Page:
Skip to comments.Mail-order ammo bill dodges bullet(IL)
Posted on 12/10/2012 5:49:28 AM PST by marktwain
One of the highlights of the just-completed veto session in the Illinois General Assembly was when lawmakers overrode Gov. Pat Quinns amendatory veto of a bill regarding mail order sales of ammunition.
The Legislatures action was significant because it prevented the governor from overstepping his constitutional powers by trying to rewrite a piece of legislation to the point of changing its intent completely.
Earlier this year, the Illinois House and Senate passed Senate Bill 681, which was written to address a quirk in state law regarding mail-order sales of ammo. Current state law allows individuals to purchase ammunition through the mail from companies that operate outside of Illinois, but ammunition merchants operating in Illinois are not allowed to mail ammunition to Illinois residents without being in violation of FOID regulations.
In an effort to put Illinois dealers on a level playing field with businesses all across the country, the General Assembly passed SB 681 to allow lawful gun owners to purchase ammo through mail orders in Illinois.
Now, if Quinn simply had chosen to veto the legislation, he would have been within his rights. Even if he simply had used his amendatory veto powers to make some technical adjustments to the bills provisions, that would have fallen under the traditional definition of the amendatory veto.
But Quinn did something radical. He tried to rewrite the bill to make it into gun-control legislation, which was never the intention of the legislations sponsors. By the time the governor finished his amendatory veto, the bill would have banned the sale or possession of semi-automatic rifles, high-capacity magazines and .50-caliber guns.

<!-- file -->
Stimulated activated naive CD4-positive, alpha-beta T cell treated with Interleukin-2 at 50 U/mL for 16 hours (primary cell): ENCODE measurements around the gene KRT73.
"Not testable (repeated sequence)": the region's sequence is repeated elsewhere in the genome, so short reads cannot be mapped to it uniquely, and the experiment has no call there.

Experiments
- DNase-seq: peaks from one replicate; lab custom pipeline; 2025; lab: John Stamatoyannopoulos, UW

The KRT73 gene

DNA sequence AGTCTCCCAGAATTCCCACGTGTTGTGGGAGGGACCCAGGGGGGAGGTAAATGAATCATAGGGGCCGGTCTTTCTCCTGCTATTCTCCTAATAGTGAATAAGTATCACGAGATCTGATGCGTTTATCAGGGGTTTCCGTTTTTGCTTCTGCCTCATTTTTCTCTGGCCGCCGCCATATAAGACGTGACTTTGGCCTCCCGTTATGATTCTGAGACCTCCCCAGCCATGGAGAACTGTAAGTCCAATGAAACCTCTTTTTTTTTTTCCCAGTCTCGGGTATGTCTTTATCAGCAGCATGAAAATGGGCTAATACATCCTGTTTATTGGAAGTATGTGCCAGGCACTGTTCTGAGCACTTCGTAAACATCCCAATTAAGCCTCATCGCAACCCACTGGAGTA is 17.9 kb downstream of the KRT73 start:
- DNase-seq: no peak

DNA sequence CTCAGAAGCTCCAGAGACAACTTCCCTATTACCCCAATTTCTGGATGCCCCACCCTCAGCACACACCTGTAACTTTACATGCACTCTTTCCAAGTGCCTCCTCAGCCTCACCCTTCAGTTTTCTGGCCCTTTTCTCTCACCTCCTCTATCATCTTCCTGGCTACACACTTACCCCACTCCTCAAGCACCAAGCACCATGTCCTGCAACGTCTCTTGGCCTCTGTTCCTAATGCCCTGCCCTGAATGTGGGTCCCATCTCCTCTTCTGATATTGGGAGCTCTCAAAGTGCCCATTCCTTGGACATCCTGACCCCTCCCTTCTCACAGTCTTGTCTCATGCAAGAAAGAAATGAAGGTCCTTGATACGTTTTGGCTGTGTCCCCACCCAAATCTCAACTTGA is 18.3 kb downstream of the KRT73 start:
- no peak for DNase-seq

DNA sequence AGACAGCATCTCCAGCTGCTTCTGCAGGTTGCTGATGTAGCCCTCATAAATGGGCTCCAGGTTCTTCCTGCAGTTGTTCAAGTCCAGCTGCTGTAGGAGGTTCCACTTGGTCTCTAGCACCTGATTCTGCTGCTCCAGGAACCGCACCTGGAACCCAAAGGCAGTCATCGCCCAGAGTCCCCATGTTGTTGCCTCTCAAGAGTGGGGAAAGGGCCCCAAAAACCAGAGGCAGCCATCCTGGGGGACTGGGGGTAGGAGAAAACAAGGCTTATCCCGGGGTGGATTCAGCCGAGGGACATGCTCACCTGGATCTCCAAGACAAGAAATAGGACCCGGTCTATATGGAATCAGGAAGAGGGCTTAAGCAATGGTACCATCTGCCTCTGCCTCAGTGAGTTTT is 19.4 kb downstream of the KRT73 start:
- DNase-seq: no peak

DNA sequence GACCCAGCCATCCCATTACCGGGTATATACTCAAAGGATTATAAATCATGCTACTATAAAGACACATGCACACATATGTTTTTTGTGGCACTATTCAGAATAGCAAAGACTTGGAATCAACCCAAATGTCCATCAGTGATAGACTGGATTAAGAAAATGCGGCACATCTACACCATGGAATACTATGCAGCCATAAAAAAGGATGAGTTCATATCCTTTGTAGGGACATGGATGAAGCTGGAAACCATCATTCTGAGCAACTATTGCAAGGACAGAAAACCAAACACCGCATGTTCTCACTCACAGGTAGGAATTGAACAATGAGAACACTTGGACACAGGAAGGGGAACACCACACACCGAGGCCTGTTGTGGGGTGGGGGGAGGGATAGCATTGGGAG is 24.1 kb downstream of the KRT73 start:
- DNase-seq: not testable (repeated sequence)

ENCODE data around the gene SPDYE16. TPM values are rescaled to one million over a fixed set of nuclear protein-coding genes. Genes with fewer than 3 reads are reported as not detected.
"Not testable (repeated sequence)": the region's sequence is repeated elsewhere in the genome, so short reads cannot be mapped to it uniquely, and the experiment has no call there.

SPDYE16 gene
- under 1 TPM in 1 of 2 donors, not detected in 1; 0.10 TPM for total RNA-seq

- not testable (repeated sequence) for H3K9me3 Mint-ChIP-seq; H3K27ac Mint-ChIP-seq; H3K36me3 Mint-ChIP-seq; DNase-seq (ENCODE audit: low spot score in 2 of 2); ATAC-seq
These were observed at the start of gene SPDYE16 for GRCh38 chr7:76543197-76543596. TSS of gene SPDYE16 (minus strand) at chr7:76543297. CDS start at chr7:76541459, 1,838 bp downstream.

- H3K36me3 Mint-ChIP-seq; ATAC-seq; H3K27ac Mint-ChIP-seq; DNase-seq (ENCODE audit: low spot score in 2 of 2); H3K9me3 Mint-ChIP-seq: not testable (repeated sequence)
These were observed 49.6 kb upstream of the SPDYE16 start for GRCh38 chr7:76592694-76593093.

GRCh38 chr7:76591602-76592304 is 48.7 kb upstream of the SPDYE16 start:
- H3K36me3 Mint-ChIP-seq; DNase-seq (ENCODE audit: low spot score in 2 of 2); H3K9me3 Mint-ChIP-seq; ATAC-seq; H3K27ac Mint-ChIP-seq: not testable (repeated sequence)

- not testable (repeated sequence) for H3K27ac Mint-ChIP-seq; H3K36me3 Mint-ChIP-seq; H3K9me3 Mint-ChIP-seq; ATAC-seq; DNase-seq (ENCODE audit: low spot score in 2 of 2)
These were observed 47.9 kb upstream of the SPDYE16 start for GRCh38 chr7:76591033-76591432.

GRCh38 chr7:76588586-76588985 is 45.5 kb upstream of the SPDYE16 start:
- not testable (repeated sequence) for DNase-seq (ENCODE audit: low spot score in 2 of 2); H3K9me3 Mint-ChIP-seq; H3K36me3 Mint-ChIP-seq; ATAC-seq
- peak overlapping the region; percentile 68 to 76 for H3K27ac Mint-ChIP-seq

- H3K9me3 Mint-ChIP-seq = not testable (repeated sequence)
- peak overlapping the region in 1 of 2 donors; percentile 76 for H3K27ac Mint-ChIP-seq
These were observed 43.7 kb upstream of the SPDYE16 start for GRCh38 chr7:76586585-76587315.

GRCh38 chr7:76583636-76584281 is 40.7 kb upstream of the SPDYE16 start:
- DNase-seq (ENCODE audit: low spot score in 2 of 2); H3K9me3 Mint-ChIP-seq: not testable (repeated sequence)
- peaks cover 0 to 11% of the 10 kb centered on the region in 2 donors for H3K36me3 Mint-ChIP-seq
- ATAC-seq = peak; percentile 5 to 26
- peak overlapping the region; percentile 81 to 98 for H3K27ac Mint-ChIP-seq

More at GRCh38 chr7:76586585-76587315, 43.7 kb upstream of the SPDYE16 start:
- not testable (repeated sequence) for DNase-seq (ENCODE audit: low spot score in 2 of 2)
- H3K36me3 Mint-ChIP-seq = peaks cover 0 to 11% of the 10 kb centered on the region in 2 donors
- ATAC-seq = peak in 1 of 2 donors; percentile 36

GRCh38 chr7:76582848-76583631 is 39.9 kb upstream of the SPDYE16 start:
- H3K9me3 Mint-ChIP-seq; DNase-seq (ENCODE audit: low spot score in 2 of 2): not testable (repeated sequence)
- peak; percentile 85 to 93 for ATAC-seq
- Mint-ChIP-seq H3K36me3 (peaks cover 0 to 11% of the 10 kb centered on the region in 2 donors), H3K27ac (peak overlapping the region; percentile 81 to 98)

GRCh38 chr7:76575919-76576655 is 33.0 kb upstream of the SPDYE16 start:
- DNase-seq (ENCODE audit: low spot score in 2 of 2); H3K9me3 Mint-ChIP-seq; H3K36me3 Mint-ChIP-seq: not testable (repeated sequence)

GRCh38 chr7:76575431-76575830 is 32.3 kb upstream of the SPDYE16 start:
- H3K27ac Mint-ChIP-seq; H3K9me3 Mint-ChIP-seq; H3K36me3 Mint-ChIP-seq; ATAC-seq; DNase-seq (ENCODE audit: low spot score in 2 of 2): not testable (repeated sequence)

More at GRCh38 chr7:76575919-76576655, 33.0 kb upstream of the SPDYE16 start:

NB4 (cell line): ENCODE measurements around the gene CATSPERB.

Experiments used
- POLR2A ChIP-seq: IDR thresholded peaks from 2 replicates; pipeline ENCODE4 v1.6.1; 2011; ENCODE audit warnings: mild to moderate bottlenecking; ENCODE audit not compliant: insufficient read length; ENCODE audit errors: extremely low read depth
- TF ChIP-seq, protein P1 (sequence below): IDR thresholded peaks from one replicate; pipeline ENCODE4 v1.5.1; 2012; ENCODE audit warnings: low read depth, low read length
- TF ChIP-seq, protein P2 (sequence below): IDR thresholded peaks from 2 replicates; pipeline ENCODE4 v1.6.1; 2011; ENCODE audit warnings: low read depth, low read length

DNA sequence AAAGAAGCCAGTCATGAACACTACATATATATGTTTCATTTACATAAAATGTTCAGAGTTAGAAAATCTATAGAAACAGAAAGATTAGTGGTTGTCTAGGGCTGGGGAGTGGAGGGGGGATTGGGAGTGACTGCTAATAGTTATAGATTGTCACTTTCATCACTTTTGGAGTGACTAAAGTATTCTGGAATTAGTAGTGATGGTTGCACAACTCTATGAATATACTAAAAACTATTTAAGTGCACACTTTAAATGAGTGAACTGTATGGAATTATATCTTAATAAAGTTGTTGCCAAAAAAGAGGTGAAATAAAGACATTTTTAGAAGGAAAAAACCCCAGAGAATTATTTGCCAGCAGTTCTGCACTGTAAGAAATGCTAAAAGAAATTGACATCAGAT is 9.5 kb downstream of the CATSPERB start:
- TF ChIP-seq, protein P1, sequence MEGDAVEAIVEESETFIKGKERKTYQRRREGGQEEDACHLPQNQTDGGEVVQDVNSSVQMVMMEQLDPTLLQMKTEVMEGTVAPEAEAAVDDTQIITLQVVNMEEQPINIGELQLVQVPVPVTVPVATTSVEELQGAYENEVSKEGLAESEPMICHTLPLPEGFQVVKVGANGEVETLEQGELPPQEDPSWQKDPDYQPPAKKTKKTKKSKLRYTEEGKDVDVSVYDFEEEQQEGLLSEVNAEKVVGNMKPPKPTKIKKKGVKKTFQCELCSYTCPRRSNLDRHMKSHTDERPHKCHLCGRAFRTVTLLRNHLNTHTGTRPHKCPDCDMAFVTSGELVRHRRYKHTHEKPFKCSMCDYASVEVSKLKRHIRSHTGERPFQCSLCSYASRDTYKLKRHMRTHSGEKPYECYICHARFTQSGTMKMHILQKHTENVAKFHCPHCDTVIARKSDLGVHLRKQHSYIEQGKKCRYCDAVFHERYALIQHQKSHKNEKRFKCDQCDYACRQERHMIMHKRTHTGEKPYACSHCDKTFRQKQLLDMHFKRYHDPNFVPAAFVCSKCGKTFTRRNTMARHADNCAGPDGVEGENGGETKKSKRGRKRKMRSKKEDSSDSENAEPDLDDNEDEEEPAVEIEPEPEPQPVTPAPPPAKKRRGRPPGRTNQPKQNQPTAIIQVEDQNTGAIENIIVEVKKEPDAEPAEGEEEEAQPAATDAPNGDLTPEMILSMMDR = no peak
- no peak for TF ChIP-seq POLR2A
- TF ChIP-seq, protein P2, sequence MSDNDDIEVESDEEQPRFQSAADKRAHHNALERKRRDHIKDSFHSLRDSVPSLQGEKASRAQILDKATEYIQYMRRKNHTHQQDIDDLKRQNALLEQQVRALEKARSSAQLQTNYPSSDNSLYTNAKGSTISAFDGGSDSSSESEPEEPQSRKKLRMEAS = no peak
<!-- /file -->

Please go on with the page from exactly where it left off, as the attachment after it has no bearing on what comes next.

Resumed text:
There may be valid arguments for banning sales of these so-called assault weapons and their attachments, but if so, those arguments should be made on the floors of the House and the Senate, where they can be debated freely and openly and voted upon by the elected representatives of the people of Illinois. The governor had no right to take such legislative powers upon himself and attempt to impose such restrictions through the vehicle of an amendatory veto.
Fortunately, the needed majorities in both the Senate and House rejected Quinns attempt to usurp their privileges. Both chambers voted to override his veto and restore the original language of the bill, which now will become law.
The new law will be, as intended, a measure to help businesses in Illinois compete on an even playing field with their counterparts in other states. It also will give law-abiding citizens who hold valid FOID cards the option of keeping their money in the state by purchasing ammunition through mail orders from Illinois dealers.
What the law will not be is a cynical attempt to restrict the Second Amendment rights of Illinoisans through a back-door measure. We salute our lawmakers for doing the right thing and asserting their privileges and the rights of our citizens over the arrogance of the governor.
Watch for the sequel in the Obama Administration, cheer lead by the MSM.
Few things as enjoyable as receiving a shipment of paid for Russian military ammo delivered right to your front door via UPS.
“What?! I was just making sure you guys weren’t sleeping!”
these cans come packed in wooden crates with russian military markings all over the place.
And they are heavy.
UPS guy usually comes to the door wide eyed and puzzled.